Ejectment: Right of Vendee of Executory Land Contract Entitled to Possession: Vendor and Purchaser

1921 Michigan law review  
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more » ... out Early Journal Content at http://about.jstor.org/participate--jstor/individuals/early-journal--content. JSTOR is a digital library of academic journals, books, and primary source objects. JSTOR helps people discover, use, and build upon a wide range of content through a powerful research and teaching platform, and preserves this content for future generations. JSTOR is part of ITHAKA, a not--for--profit organization that also includes Ithaka S+R and Portico. For more information about JSTOR, please contact support@jstor.org. RECENT IMPORTANT DECISIONS RECENT IMPORTANT DECISIONS sluice-gates whereby the ice was destroyed. The plaintiff sues for the destruction.of the ice. Held, the plaintiff being the owner of the land under the pond had the right to harvest and sell the ice formed on the pond subject to the defendant's right to the reasonable use of the water; and as the act complained of was not reasonable the defendant was liable. Taft v. Bridgeton Worsted Co. (Mass., I92I), 130 N. E. 48. The overwhelming weight of authority is in accord with the principal case to the effect that the owner of the bed of the mill-pond has, as an incident to that ownership, the right to cut the ice thereon, whenever the exercise of that right does not materially diminish the head of water to the detriment of the mill-owner. Stevens v. Kelley (I886), 78 Me. 445; Eidmiller Ice Co. v. Guthrie (I894), 42 Neb. 238; Bigelow v. Shaw (I887), 65 Mich. 34I. In Myer v. Whittaker (I878), 55 How. Pr. (N. Y.) 376, an inferior court held that the one entitled to the flowage rights owned the ice. It is apparent from the opinion therein that the court considered that this right of flowage was for all purposes absolutely and did not consider the right of flowage as being limited to all purposes necessary to operate the mill. The court in Myer v. Whittaker, supra, relied upon Mill River Woolen Mfg. Co. v. Smith (1867), 34 Conn. 462, as supporting their holding. A later Connecticut court however cited the same case as an authority for the view that title to the ice was in the riparian proprietors. Howe v. Andrews (I892), 62 Conn. 398. The whole matter seems to resolve itself into one question: what was the scope of the easement granted to the mill-owner? If the right of flowage was for all purposes necessary for the operation of the mill the right of the mill proprietor is qualified; and the owner of the soil may harvest and sell the ice so long as the mill-owner is not materially interfered with in the operation of his plant. But on the other hand if the right given is for all purposes, the mill-owner gets an absolute interest in the water subject only to the rights of riparian proprietors below and could therefore, harvest the ice. EJECTMENT-RIGHT oF VENDEE oF EXECUTORY LAND CONTRACT ENTITLED TO POSSESSION-VENDOR AND PURCHASER.-P., the vendee in an executory land contract, was ousted by D., the vendor, although not in default. P. brought ejectment. Held, equitable ownership with right to possession is sufficient to maintain ejectment. Kingsworth v. Baker, 213 Mich. 294.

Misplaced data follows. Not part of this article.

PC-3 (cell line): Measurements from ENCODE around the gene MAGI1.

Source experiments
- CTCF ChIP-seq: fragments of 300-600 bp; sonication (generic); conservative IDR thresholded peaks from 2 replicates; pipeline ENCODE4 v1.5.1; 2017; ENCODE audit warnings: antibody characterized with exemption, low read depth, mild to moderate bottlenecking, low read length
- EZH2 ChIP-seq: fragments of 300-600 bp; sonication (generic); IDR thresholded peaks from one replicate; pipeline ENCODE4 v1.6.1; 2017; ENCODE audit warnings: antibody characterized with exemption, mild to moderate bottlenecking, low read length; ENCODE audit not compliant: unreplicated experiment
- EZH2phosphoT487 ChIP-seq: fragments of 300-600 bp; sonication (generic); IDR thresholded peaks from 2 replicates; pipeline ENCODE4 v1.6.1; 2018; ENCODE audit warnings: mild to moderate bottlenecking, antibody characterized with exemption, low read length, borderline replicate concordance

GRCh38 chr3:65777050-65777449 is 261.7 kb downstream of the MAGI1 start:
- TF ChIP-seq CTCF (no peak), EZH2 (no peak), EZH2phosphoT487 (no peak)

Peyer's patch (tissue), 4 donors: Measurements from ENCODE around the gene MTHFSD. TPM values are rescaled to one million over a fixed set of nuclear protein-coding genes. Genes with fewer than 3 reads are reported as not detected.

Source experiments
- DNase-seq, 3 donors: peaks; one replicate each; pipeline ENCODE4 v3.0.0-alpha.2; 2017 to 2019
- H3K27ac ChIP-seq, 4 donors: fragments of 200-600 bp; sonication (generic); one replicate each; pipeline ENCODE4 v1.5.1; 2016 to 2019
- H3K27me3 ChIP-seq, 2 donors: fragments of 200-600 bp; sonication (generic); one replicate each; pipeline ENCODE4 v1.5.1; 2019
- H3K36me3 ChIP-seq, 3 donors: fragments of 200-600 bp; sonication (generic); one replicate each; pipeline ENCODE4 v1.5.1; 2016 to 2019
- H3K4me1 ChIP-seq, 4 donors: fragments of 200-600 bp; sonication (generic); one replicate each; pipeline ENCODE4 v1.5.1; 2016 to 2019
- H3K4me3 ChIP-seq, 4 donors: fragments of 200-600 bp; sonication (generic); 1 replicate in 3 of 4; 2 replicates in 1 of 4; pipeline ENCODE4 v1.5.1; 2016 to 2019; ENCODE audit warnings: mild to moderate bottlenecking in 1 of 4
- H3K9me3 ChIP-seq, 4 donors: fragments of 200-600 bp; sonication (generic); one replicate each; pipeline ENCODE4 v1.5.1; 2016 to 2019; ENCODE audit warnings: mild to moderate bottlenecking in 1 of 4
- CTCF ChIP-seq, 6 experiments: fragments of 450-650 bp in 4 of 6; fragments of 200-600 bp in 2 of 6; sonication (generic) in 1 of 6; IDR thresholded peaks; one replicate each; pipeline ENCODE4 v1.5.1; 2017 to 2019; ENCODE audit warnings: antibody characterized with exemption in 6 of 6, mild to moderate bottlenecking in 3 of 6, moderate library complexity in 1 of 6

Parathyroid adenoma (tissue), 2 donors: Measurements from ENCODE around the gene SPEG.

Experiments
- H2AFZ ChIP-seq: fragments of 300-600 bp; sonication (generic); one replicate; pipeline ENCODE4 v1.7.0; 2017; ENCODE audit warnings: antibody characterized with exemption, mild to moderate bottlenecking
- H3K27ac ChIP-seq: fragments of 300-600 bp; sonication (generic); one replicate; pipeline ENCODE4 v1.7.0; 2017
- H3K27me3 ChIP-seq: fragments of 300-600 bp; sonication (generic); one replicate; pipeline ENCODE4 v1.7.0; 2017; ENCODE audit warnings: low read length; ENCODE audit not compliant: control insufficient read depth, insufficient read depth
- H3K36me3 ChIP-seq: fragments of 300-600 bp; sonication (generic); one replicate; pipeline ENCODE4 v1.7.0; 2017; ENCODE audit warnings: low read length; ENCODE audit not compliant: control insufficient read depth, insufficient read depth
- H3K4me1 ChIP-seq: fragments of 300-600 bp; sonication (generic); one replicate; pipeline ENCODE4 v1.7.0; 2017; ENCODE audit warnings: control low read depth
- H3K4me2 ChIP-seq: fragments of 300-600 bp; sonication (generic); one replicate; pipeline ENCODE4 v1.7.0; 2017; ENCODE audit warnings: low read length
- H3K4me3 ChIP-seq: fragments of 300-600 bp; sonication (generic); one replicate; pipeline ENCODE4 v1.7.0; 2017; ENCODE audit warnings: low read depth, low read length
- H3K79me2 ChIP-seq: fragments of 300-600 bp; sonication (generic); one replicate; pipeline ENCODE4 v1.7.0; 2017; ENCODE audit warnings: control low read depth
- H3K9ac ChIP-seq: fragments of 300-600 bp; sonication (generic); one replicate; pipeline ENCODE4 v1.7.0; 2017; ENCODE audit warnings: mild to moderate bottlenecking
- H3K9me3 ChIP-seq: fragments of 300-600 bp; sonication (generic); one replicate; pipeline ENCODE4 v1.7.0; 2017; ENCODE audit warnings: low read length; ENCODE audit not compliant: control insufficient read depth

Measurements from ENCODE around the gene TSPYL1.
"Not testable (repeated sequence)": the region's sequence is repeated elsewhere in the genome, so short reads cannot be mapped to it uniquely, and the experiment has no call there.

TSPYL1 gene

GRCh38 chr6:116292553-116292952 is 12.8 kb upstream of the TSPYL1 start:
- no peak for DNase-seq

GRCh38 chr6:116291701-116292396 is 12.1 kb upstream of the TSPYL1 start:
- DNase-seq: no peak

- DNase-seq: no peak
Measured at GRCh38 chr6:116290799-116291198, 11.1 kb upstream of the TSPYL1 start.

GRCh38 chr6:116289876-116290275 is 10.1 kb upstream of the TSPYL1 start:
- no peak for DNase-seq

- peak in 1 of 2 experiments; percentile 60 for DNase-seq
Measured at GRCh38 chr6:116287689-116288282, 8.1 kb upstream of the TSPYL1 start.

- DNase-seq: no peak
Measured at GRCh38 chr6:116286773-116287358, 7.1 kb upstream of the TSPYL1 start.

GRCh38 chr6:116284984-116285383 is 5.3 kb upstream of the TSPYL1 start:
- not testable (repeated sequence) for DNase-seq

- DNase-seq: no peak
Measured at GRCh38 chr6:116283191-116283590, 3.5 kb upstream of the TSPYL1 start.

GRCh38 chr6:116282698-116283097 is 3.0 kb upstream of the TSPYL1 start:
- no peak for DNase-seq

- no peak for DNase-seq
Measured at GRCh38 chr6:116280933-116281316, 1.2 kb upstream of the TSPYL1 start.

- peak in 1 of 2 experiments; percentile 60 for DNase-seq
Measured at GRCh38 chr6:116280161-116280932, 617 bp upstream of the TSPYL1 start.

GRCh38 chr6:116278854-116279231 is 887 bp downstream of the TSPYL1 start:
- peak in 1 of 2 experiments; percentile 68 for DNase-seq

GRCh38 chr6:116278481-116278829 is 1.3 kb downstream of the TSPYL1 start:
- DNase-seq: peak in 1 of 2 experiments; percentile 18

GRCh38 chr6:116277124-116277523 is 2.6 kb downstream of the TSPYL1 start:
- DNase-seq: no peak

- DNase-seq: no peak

doi:10.2307/1277394 fatcat:kju2562k2nf7bebhsqojsdkrty